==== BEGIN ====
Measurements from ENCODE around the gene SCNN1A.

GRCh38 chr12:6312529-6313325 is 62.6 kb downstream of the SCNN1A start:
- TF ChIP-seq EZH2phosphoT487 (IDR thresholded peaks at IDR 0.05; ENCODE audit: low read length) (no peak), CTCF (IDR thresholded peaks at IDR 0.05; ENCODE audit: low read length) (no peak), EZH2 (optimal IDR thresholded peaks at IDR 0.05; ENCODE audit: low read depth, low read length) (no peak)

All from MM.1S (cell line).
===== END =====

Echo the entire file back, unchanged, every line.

Measurements from ENCODE around the gene SCNN1A.

GRCh38 chr12:6312529-6313325 is 62.6 kb downstream of the SCNN1A start:
- TF ChIP-seq EZH2phosphoT487 (IDR thresholded peaks at IDR 0.05; ENCODE audit: low read length) (no peak), CTCF (IDR thresholded peaks at IDR 0.05; ENCODE audit: low read length) (no peak), EZH2 (optimal IDR thresholded peaks at IDR 0.05; ENCODE audit: low read depth, low read length) (no peak)

All from MM.1S (cell line).